Sensory Enrichment an Alternative to Behavioral Therapy for Treating Autism
New research published by the American Psychological Association in the journal Behavioral Neuroscience documents the first successful experiment with humans using a new type of sensory treatment for boys with autism. Called sensory-motor or environmental enrichment, the treatment gradually introduced young boys with autism to new tactile and olfactory sensations. Researchers found marked improvement in boys treated with the sensory enrichment therapy compared to boys undergoing a standard course of behavioral therapy.
Sensory motor treatment is based on the premise that autistic people have difficulties with over-stimulation and sensory integration. Some of the most pronounced problems for autistic people involve sensitivity to smell and touch, and as such, the researchers decided to focus their treatment on those two senses.
The study drew upon a lengthy history of research on environmental enrichment for animals, which had documented the neurological implications of the treatment. The research team hypothesized that the treatment would also have beneficial effects in autistic human children.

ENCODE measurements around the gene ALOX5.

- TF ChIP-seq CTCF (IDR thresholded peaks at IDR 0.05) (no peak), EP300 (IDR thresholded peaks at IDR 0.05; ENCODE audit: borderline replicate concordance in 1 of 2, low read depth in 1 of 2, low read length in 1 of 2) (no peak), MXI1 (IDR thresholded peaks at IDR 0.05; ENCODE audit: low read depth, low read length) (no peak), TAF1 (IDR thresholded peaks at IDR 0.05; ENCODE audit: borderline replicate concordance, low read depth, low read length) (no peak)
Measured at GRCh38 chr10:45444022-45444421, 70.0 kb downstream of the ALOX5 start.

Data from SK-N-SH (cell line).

Researchers followed two groups of autistic boys, aged three to 12. One group participated in sensory enrichment and the other followed a course of behavioral therapy. The sensory enrichment group members received a kit containing things like essential oil fragrances and squares of various materials. Parents of children in this group were instructed to conduct two sessions daily of four to seven exercises to introduce different combinations of stimuli to their children.
This therapy continued for six months, after which 42% of children in the enrichment group improved significantly. There were better able to relate to people and respond to visual and auditory stimuli. Of children in the behavioral therapy group, only 7% showed improvement. Furthermore, 69% of parents of children in the sensory therapy group reported improvements in their child’s autism symptoms, compared with only 31% in the control group.
Study co-author Cynthia C. Woo, PhD explained that one reason that sensory enrichment therapy is important is “Because parents can give their child sensory enrichment using items typically available in their home.” As such, it “provides a low-cost option for enhancing their child’s progress.” With the success of this initial study, the research team is now conducting a larger clinical trial that includes girls. Their next target will be testing environmental sensory therapy independent of other treatments.